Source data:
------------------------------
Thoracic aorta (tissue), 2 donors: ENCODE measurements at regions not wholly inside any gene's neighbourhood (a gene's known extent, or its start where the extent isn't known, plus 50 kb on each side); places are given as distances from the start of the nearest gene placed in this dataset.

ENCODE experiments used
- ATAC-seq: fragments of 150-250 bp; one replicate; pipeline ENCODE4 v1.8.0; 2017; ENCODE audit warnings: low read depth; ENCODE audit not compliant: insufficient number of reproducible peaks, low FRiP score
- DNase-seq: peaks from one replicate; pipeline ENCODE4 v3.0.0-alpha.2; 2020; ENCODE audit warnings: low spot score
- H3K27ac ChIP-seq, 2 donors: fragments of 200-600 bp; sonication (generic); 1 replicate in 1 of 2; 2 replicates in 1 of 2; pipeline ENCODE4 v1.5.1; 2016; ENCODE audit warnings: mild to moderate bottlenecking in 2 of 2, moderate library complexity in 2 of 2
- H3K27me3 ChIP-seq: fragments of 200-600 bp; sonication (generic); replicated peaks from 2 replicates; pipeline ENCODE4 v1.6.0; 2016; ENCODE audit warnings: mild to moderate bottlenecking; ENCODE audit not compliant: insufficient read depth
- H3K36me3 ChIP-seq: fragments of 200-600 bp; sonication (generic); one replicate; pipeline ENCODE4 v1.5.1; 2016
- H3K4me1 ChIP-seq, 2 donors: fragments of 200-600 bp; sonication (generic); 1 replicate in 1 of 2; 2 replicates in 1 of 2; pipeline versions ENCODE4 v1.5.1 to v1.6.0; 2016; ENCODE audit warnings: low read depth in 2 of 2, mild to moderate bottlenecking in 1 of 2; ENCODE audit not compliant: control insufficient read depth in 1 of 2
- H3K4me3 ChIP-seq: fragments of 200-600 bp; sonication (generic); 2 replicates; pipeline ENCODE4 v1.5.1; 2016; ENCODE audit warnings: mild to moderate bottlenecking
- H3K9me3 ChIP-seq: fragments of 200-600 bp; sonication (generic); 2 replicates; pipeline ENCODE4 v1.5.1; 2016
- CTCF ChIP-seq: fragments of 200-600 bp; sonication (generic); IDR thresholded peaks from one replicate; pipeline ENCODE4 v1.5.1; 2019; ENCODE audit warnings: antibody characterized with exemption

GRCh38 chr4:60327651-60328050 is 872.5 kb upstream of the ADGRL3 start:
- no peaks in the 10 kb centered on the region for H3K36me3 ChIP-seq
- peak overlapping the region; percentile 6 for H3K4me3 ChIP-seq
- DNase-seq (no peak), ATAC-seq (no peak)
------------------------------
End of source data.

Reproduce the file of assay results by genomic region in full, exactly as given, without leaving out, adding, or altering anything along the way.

Thoracic aorta (tissue), 2 donors: ENCODE measurements at regions not wholly inside any gene's neighbourhood (a gene's known extent, or its start where the extent isn't known, plus 50 kb on each side); places are given as distances from the start of the nearest gene placed in this dataset.

ENCODE experiments used
- ATAC-seq: fragments of 150-250 bp; one replicate; pipeline ENCODE4 v1.8.0; 2017; ENCODE audit warnings: low read depth; ENCODE audit not compliant: insufficient number of reproducible peaks, low FRiP score
- DNase-seq: peaks from one replicate; pipeline ENCODE4 v3.0.0-alpha.2; 2020; ENCODE audit warnings: low spot score
- H3K27ac ChIP-seq, 2 donors: fragments of 200-600 bp; sonication (generic); 1 replicate in 1 of 2; 2 replicates in 1 of 2; pipeline ENCODE4 v1.5.1; 2016; ENCODE audit warnings: mild to moderate bottlenecking in 2 of 2, moderate library complexity in 2 of 2
- H3K27me3 ChIP-seq: fragments of 200-600 bp; sonication (generic); replicated peaks from 2 replicates; pipeline ENCODE4 v1.6.0; 2016; ENCODE audit warnings: mild to moderate bottlenecking; ENCODE audit not compliant: insufficient read depth
- H3K36me3 ChIP-seq: fragments of 200-600 bp; sonication (generic); one replicate; pipeline ENCODE4 v1.5.1; 2016
- H3K4me1 ChIP-seq, 2 donors: fragments of 200-600 bp; sonication (generic); 1 replicate in 1 of 2; 2 replicates in 1 of 2; pipeline versions ENCODE4 v1.5.1 to v1.6.0; 2016; ENCODE audit warnings: low read depth in 2 of 2, mild to moderate bottlenecking in 1 of 2; ENCODE audit not compliant: control insufficient read depth in 1 of 2
- H3K4me3 ChIP-seq: fragments of 200-600 bp; sonication (generic); 2 replicates; pipeline ENCODE4 v1.5.1; 2016; ENCODE audit warnings: mild to moderate bottlenecking
- H3K9me3 ChIP-seq: fragments of 200-600 bp; sonication (generic); 2 replicates; pipeline ENCODE4 v1.5.1; 2016
- CTCF ChIP-seq: fragments of 200-600 bp; sonication (generic); IDR thresholded peaks from one replicate; pipeline ENCODE4 v1.5.1; 2019; ENCODE audit warnings: antibody characterized with exemption

GRCh38 chr4:60327651-60328050 is 872.5 kb upstream of the ADGRL3 start:
- no peaks in the 10 kb centered on the region for H3K36me3 ChIP-seq
- peak overlapping the region; percentile 6 for H3K4me3 ChIP-seq
- DNase-seq (no peak), ATAC-seq (no peak)